We were tempted to take a nap but decided to push through “until 8:00 or so”. That’s when the awesome part of the day started. Our Airbnb is in the perfect part of town. It is just south of the Latin quarter, right off of Rue Mouffetard, the oldest street in Paris, and probably the coolest street ever. For a couple of miles, the street is lined on both sides with everything you can imagine - bakeries, fruit stands, fresh seafood shops, butchers, cheese markets, cafes, bars, restaurants, creperies, shops, ice cream parlors, markets, and anything else you can imagine. Live music is played on every block. And it’s pretty much all Parisians, very few tourists. We started at a cafe with a cheese plate and wine. Four amazing types of cheeses and a basket of French bread. We sat outside and people watched and listened to a band and ate and drank for awhile.

    After we left the cafe, we walked north up Rue Mouffetard to Notre Dame and the Seine River, passing a beautiful old Church and the Pantheon on the way. We walked into Notre Dame during their Saturday night mass, which was pretty cool. The architecture, both inside and out, and the stained glass, was incredible. Next, we tried to go into Sainte-Chappell’s on the next block, but it had closed. We’ll try to go there today before the Louvre! We stood on a bridge over the Seine River and people watched and waved to the boats passing by.

    Then we wandered around the city for awhile. We ended up in an Irish pub (on accident) for a beer. While in the pub, Tim noticed that his phone was missing. We thought for sure he had been pick pocketed but decided to walk back to a restaurant that we had previously sat down at outside but had left before we had ordered anything. We poked our head around outside and a nice group of people asked us (in French) if we had lost a phone. Sure enough, it was sitting at the host stand!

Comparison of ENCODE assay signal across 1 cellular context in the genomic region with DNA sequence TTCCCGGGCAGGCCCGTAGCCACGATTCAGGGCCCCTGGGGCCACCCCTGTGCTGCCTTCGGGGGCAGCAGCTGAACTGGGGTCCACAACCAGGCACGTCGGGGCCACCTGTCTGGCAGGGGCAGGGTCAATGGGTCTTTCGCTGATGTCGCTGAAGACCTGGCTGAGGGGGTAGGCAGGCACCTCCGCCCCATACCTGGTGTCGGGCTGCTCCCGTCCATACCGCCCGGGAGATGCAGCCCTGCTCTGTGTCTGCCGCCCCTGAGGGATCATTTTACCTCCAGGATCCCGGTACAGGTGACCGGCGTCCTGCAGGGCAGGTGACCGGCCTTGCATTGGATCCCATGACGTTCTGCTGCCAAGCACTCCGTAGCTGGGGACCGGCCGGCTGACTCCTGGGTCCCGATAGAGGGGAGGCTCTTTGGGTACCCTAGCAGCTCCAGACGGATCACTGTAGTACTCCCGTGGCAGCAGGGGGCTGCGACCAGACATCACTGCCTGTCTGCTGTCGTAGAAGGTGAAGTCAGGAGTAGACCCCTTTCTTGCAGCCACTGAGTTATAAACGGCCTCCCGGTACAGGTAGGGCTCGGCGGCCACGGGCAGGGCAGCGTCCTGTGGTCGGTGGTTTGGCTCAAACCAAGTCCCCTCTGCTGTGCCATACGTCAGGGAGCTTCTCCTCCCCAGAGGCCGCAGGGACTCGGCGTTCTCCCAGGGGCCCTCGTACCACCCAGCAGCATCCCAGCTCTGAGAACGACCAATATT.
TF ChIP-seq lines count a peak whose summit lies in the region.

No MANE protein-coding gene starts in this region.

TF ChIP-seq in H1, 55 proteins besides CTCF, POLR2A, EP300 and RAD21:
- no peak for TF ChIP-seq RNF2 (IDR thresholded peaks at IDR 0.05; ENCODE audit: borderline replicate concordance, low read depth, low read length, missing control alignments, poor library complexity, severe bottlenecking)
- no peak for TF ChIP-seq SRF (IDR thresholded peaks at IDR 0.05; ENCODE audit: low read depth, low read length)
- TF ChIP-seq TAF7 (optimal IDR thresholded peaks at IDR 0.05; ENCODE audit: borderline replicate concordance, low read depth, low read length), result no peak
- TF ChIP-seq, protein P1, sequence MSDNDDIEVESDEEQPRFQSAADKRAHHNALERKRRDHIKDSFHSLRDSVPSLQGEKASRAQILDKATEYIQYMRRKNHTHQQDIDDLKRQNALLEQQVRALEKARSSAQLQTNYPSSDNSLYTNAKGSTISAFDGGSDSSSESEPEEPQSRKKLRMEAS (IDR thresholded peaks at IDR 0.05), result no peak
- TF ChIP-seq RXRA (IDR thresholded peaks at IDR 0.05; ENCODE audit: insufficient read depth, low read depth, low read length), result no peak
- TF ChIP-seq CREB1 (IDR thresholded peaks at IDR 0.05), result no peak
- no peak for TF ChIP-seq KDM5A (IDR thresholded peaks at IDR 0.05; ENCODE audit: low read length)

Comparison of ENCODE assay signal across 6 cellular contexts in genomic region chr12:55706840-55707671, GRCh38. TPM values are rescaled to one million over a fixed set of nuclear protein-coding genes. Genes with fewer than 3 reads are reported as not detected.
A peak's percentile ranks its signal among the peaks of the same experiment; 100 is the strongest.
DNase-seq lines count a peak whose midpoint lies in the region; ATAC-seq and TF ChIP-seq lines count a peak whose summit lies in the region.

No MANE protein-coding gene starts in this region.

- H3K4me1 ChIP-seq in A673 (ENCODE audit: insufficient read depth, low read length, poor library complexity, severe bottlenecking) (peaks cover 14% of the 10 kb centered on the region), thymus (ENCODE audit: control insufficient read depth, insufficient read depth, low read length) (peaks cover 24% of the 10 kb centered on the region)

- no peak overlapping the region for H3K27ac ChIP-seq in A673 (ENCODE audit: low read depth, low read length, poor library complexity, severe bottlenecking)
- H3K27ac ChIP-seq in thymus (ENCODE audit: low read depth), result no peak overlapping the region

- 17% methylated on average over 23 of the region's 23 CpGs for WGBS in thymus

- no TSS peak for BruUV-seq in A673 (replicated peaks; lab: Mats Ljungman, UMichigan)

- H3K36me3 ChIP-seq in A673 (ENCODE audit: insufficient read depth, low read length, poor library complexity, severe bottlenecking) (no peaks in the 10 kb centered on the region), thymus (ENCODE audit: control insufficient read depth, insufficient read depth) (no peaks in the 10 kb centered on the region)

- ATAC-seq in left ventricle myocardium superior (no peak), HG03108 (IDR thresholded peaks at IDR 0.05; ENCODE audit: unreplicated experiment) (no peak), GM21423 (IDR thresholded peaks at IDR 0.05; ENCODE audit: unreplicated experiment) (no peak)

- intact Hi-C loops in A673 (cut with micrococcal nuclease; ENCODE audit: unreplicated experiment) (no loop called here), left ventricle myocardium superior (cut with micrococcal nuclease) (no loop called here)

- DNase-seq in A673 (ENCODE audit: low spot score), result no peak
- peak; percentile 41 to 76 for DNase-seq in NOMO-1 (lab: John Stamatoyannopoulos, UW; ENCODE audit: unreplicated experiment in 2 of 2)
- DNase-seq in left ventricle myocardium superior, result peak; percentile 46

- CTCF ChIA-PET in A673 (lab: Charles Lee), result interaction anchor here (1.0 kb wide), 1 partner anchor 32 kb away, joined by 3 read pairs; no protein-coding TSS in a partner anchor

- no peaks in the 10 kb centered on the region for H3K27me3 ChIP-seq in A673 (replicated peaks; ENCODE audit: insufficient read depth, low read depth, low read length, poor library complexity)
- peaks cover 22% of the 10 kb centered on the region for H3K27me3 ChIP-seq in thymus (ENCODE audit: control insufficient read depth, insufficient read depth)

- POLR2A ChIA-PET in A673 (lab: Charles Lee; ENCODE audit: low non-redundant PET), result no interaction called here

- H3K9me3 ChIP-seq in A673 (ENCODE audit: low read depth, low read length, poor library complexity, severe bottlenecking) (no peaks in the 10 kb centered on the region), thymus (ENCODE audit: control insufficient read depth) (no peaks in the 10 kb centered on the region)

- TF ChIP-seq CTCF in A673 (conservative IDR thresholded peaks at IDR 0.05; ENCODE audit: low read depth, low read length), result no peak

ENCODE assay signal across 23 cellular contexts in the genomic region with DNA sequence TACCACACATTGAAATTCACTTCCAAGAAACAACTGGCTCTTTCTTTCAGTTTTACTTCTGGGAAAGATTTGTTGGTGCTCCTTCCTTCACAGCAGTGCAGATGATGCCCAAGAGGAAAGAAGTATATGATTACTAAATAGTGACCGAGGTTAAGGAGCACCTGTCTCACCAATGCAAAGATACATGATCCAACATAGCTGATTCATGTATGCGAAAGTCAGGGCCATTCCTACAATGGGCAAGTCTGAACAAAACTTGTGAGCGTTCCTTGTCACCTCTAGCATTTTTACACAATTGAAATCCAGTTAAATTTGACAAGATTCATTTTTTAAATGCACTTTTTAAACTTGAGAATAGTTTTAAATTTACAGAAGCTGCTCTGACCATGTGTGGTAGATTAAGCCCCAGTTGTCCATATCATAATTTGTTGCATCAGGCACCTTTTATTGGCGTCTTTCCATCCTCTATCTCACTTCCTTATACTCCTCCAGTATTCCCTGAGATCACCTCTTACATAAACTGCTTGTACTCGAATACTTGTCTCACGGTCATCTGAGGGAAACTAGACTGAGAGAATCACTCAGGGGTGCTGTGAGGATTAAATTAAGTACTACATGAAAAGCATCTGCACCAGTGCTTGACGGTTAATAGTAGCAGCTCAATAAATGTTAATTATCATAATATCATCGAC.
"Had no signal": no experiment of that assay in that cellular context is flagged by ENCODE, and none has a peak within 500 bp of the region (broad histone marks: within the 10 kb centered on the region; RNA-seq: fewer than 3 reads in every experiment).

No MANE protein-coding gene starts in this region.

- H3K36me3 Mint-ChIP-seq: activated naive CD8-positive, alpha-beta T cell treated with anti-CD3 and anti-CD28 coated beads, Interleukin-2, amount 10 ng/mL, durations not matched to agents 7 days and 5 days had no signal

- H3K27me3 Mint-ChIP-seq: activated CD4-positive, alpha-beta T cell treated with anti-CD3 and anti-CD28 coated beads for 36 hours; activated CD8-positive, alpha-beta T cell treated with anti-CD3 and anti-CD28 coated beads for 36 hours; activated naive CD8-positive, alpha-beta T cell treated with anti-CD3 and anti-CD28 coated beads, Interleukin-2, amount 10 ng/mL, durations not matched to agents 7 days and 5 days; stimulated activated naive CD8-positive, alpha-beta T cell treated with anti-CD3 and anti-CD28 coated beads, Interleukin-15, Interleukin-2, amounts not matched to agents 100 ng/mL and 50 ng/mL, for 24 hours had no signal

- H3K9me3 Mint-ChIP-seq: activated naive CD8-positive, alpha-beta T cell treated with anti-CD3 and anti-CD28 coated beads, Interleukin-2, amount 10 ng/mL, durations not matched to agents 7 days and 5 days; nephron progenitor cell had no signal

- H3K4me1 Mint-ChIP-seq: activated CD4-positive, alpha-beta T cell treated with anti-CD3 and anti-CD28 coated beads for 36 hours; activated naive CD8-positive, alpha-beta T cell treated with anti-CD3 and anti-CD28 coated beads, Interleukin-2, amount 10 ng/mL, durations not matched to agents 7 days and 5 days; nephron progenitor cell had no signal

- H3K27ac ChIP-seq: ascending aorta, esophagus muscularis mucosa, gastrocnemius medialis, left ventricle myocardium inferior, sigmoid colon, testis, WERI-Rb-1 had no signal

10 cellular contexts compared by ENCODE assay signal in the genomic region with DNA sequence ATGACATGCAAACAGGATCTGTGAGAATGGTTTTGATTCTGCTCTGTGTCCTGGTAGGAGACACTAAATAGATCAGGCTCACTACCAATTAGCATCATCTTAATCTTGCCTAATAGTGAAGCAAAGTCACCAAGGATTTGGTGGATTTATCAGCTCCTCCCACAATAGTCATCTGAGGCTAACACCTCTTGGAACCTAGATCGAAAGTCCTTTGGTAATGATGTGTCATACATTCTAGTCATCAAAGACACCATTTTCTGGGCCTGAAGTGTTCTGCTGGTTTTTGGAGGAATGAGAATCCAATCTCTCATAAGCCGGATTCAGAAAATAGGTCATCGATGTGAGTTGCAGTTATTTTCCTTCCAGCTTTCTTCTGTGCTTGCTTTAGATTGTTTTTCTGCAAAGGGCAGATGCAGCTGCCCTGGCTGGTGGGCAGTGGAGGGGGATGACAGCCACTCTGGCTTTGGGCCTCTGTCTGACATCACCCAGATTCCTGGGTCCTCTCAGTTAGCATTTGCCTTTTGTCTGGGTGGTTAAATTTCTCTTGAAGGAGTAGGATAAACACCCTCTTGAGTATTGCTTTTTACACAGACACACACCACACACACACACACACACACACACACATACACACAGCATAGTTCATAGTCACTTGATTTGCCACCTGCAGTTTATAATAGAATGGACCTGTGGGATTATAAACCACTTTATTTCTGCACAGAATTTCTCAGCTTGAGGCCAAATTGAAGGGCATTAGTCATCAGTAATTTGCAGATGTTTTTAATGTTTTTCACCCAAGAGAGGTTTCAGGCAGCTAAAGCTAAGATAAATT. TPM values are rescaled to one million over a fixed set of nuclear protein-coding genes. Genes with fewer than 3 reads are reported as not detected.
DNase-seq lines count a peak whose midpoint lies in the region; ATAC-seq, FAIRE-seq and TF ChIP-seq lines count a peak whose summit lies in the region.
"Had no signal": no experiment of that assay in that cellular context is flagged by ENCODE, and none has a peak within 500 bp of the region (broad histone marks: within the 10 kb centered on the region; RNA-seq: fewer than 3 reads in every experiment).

At this point, we were ready for dinner! We ended up at a restaurant back on Rue Mouffetard where Ernest Hemingway used to live! The place was packed with Parisians and had a TripAdvisor sticker and had a prix fixe menu so we figured it would be amazing. The wine was amazing, the food was just mediocre, but we had a blast. We each ordered off of the prix fixe menu. We both started with the duck salad, which was fantastic. Then I had the seafood plate (shrimp, scallops, and salmon) and Tim had the flank steak. Both of those plates were okay. And I had a delicious creme brûlée and Tim has a delicious chocolate mousse. The whole meal took about 3 hours (and 2 carafes of wine)! We had a great time sitting outside and eating and drinking and people watching. We finished the meal off with a couple of coffee drinks and headed home. After dinner, we got completely lost, but eventually found our way.

    To be honest, Paris was never really on my bucket list. I was thinking of this had more of a stopover on the way to Amsterdam. I was completely wrong. Tim and I both agreed yesterday that this may be our favorite city we’ve ever been to. Definitely in the top 3.
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    Sunshine Bwamp

    Lovely. Weather looks perfect also.

    Liz Corallo

    Looks like you’re keeping busy! Glad you’re having such a great time!


You might also know this place by the following names:

Republic of France, Frankreich, France, Frankryk, Frɛnkyeman, ፈረንሳይ, Franzia, Francland, فرنسا, ܦܪܢܣܐ, ফ্ৰান্স, Francia, Fransa, Францыя, Франция, Faransi, ফ্রান্স, ཕ་རཱན་སི།, Frañs, Francuska, França, Huák-guók, Pransiya, Francie, Francëjô, Франци, Ffrainc, Frankrig, ފަރަންސޭސިވިލާތް, ཕརཱནསི, Frans nutome, Γαλλία, Francujo, Prantsusmaa, Frantzia, فرانسه, Farayse, Ranska, Frakland, An Fhrainc, An Fhraing, ફ્રાંસ, Yn Rank, Faransa, צרפת, फ़्रांस, Francoska, Frans, Franciaország, Ֆրանսիա, Prancis, ꃔꇩ, Frakkland, フランス共和国, fasygu'e, საფრანგეთი, Ubaranja, Frankrigi, បារាំង, ಫ್ರಾನ್ಸ್, 프랑스, फ्रांस, Frankrish, فەڕەنسا, Pow Frenk, Francogallia, Fransia, Frankräich, Bufalansa, Frankriek, Francja, Falánsɛ, ຝລັ່ງ, Prancūzija, Nfalanse, Francija, Frantsa, Франција, ഫ്രാന്‍സ്, Франц, फ्रान्स, Perancis, Franza, ပြင်သစ်, Frankrike, Furansi, Frankrijk, ଫ୍ରାନ୍ସ, Fransya, Frantscha, Franchiya, Ubufaransa, Franța, Frantza, Fraunce, Frankriika, Farânzi, ප්‍රංශය, Francúzsko, Faransiis, Franca, Француска, Ufaransa, பிரான்ஸ், ఫ్రాన్స్‌, Фаронса, ประเทศฝรั่งเศส, Pransya, Falanisē, Pranis, Farāni, فرانسىيە, Франція, فرانس, Franzsa, Pháp, Vrankriek, Fransän, Orílẹ́ède Faranse, 法国, i-France